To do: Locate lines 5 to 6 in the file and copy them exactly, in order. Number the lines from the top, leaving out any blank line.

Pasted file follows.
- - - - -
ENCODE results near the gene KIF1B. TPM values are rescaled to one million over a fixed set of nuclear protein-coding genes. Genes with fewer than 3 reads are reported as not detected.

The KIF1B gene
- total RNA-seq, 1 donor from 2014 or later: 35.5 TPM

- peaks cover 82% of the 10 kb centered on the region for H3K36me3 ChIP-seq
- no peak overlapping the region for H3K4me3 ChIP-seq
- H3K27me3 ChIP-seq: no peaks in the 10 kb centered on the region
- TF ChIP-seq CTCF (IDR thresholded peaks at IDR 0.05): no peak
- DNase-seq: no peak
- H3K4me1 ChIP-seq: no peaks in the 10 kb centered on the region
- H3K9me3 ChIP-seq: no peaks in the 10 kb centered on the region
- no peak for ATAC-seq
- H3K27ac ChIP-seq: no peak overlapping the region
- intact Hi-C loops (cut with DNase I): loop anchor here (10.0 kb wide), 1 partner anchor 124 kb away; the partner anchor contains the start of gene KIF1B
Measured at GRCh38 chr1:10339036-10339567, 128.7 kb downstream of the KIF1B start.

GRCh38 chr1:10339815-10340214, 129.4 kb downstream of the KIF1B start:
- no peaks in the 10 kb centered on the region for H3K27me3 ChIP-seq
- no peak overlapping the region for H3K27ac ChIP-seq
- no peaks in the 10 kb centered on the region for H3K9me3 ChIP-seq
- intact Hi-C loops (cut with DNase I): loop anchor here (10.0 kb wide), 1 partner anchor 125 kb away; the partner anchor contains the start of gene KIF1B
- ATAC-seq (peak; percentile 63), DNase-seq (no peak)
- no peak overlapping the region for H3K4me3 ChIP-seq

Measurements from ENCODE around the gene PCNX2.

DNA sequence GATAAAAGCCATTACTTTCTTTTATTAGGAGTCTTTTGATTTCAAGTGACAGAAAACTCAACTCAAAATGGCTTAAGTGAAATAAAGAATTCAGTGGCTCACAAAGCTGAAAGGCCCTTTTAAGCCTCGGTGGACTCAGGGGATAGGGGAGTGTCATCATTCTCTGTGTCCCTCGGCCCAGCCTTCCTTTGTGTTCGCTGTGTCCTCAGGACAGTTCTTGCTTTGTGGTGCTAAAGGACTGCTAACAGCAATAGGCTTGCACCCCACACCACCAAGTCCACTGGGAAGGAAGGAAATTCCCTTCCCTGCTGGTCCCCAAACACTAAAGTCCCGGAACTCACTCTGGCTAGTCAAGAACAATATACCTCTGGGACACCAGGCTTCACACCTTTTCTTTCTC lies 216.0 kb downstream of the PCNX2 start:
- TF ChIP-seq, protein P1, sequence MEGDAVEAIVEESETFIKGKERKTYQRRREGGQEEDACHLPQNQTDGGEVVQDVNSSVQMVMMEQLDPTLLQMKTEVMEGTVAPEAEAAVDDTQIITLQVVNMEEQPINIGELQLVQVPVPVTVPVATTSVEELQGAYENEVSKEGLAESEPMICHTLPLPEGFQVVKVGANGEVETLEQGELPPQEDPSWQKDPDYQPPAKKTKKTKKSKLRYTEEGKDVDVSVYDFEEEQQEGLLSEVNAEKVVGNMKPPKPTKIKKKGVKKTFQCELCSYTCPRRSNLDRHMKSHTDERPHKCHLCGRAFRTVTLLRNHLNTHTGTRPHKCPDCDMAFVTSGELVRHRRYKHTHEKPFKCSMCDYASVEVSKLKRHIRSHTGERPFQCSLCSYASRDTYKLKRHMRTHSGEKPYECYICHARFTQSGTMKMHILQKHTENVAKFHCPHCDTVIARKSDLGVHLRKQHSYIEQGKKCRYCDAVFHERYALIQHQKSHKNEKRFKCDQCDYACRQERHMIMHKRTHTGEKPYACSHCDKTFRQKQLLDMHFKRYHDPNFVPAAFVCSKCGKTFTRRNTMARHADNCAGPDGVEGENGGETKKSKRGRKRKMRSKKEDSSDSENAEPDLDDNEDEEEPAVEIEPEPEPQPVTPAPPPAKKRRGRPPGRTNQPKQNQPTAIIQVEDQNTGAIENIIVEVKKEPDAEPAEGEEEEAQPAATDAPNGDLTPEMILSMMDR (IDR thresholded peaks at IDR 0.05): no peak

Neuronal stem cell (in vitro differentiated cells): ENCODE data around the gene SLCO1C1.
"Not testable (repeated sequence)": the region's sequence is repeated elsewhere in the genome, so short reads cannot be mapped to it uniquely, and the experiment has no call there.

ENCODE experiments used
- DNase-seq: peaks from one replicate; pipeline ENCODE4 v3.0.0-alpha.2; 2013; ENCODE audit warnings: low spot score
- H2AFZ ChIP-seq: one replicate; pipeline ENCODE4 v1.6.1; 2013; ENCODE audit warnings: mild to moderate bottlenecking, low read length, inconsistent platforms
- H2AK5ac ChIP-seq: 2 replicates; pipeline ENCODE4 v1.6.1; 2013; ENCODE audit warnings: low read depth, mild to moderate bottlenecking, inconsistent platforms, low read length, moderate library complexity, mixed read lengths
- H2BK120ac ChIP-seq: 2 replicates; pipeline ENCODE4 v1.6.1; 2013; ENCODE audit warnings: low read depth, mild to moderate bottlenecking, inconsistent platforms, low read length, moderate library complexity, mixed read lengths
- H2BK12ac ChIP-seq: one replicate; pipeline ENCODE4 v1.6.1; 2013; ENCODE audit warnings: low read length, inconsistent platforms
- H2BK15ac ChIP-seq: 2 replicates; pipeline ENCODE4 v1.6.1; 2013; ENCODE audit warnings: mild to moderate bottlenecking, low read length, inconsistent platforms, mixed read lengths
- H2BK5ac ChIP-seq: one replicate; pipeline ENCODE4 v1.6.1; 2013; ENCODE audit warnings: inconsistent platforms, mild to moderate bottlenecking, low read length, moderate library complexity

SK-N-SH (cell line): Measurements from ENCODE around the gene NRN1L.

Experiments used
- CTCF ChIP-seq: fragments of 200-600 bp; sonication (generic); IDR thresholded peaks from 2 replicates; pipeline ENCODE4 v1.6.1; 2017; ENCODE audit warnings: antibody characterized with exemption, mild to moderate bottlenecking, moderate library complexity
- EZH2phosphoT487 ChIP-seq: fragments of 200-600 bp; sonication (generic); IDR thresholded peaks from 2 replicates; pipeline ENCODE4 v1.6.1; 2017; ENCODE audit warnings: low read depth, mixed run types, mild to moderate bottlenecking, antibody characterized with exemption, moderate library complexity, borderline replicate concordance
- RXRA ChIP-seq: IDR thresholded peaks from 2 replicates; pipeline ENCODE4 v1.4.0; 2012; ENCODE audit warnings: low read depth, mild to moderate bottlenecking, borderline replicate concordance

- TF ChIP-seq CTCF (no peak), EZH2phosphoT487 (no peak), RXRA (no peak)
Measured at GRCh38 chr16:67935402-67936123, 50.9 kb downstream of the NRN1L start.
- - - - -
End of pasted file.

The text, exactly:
- no peak overlapping the region for H3K4me3 ChIP-seq
- H3K27me3 ChIP-seq: no peaks in the 10 kb centered on the region